Book Review: Full Moon Feast by Jessica Prentice

January 18, 2021

I know what you're thinking..."you have time to read books?" Reading is my favorite way to relax, and I read everyday. Mostly when I nurse, but when possible, also before bed and on the weekends. Or, the occasional afternoon that the kids are wrapped up in something and I think I can get away with pushing my to do list back another thirty minutes. 

I've been reading "Full Moon Feast" since I saw it suggested...somewhere, and it's been one of my favorite read. Part cook book, part history, and part environmental education, the author brings the reader through the thirteen moons of the Native American tribes, describing what each moon meant for the people as well as the importance of those practices and beliefs today. Each chapter (moon) ends with traditional, whole food recipes that are sure to nourish. 

It took me probably nine months to read this book, but before I was on the second chapter, I sent off a copy to my best farmy friend, knowing she would love it. When I saw it suggested, I mentioned to Oma that I was hoping to get it, and of course, she casually pulled it off her shelf - she has a way of already owning 95% of what I desire. 

I learned so many historical facts about women, village living, and traditional cooking from this book, there's too many to count. One of the best finds was how to make traditional ales or root beer by catching wild yeast - something I did from raspberries and other berries growing in my yard. This was some of the best lacto-fermented heaven that's ever graced my lips. (Here's a recipe!)

While the truths of ancient living were like balm to my soul, some of the author's analogies really helped tie together themes and issues of today in my mind. One, I will touch on here before I sign off.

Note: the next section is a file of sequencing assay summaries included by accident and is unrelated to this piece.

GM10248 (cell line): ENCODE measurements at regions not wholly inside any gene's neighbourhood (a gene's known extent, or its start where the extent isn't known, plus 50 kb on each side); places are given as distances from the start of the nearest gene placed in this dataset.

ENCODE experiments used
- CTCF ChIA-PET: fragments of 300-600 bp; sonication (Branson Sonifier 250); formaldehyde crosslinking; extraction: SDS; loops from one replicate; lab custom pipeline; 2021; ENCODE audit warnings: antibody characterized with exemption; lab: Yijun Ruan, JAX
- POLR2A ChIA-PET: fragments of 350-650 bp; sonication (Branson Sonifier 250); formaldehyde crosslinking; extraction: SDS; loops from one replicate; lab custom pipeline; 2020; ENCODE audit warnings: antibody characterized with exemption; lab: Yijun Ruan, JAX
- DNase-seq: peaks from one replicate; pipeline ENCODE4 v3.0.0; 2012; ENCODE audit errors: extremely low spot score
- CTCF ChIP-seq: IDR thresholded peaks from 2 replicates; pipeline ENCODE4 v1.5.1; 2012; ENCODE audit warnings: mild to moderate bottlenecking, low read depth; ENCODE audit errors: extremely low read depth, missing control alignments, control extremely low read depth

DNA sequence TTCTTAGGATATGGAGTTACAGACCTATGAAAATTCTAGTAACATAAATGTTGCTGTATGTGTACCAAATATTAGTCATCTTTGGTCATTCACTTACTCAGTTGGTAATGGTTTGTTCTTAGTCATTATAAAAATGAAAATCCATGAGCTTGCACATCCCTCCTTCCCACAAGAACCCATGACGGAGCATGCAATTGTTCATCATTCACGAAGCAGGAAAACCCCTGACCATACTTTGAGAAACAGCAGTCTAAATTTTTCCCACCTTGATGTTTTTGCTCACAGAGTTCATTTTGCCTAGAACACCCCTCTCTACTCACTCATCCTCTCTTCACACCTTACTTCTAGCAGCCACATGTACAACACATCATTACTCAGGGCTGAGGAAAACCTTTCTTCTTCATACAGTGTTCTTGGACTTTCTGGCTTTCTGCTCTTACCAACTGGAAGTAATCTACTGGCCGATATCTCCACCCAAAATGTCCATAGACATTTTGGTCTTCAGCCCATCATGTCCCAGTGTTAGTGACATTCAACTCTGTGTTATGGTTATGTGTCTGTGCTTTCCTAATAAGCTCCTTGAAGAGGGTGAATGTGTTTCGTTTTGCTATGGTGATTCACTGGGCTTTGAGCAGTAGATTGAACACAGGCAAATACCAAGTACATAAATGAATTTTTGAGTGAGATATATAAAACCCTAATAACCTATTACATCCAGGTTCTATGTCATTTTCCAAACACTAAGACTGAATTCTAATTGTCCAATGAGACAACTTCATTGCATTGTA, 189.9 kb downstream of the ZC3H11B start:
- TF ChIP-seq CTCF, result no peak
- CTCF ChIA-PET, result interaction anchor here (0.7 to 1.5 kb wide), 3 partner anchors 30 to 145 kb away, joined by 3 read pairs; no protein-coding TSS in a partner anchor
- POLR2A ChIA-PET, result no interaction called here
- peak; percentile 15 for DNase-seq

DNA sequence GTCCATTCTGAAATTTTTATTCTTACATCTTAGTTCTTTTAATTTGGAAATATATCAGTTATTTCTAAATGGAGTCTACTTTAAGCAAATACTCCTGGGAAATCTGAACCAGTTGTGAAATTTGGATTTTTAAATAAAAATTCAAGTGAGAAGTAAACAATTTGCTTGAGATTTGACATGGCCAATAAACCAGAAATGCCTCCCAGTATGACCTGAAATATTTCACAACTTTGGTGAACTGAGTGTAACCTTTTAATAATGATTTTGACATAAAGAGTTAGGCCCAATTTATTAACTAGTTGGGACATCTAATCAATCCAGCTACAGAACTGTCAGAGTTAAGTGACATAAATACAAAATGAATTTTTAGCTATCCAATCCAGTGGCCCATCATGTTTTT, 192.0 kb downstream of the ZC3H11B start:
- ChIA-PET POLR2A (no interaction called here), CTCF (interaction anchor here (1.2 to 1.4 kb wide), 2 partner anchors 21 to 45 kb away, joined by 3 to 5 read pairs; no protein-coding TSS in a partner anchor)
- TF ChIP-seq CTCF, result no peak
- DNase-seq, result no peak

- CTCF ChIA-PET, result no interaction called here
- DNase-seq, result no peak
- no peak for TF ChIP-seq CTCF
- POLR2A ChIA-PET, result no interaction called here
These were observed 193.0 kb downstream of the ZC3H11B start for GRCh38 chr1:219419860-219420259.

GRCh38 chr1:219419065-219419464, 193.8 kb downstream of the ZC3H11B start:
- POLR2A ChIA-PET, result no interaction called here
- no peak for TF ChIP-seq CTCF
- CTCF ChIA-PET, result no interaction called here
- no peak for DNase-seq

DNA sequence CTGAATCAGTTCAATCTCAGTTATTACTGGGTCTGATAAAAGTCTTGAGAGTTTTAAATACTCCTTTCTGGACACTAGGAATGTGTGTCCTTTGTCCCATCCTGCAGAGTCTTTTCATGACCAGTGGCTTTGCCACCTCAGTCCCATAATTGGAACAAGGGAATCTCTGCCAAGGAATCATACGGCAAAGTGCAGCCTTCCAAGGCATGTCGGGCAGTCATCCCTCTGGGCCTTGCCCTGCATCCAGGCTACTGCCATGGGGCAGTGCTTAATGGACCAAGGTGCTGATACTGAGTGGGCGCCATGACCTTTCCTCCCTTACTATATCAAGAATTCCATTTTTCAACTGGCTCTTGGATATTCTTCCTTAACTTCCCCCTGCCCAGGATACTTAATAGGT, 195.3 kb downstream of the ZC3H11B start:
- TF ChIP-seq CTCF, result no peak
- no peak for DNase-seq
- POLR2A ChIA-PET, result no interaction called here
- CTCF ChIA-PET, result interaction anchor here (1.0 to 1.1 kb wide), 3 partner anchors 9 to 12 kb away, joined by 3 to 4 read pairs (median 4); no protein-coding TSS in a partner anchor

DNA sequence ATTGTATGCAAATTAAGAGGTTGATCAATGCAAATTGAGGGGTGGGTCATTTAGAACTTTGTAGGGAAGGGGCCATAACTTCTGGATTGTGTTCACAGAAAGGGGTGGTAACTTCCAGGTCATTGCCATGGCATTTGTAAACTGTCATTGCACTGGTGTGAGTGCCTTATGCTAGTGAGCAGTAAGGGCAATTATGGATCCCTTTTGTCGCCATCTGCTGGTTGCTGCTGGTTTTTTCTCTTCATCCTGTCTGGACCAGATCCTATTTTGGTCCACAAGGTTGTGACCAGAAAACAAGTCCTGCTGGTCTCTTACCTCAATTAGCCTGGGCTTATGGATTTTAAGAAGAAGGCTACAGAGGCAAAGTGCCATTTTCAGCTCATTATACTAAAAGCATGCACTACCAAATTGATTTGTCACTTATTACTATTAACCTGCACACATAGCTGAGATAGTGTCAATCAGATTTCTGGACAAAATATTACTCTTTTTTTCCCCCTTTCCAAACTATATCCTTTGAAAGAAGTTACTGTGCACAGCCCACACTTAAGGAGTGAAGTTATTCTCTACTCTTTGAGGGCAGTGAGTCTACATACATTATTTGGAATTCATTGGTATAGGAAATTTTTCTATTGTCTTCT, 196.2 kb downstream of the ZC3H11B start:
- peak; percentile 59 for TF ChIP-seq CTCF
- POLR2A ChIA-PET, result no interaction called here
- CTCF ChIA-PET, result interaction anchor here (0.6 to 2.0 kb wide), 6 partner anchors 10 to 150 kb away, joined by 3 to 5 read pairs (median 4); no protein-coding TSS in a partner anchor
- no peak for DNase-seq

She explains how ancient cultures saw illness as a spiritual issue - a result of a broken, mismanaged or severed relationship. And, they also saw this as a community, not individual issue. She connects this theory with the loss of relationship between not only persons - but people and their food supply, their nature, their Earth...

We've always felt our farm goals center around relationship. More than healthy food and robust soils, we want more community hands in this dirt, watermelon-drenched smiles, and energy on our land. Still, striving for this goal, we can feel a bit out of place amongst even other natural farmers or homesteaders.

Developing a real, balanced relationship between us and our livestock requires us acknowledging that they are animals - they have their own village, desires, and happiness built around their lifestyle, and sometimes, that's best achieved by getting humans out of the way. Sure, they do seem to enjoy to interact with us. But, at the end of the day, after a few licks or sniffs, they walk back to their herd - their community. Sometimes, I have to explain to people that we aren't a petting zoo - we are a place where we respect how animals wish to live. 

That also goes for the plants. While beauty surely abounds, perfectly manicured black rows aren't seen between our garden beds and nutritious vegetables often cohabitate with "weeds." They like it better that way, even if my farmy magazines say that makes me a lazy farmer. Really, it means I have to let go of the reigns a bit more to accommodate what my plants actually want. And then, I watch them thrive. 

A relationship goes both ways. It respects the other while acknowledging the sacrifice for the community. I agree with Jessica Prentice, the author, that maybe our society is "sick" because we are out of relationship - with each other, our animals, our plants, our water system, our soils...and the Earth that abundantly provides. 

I highly suggest getting yourself a very large, warm mug of coffee and a copy of this book - and one for a friend.

Love, 

Danielle 


*Cover image by Chelsea Green Publishing (chelseagreen.com)

Danielle Olson Jones

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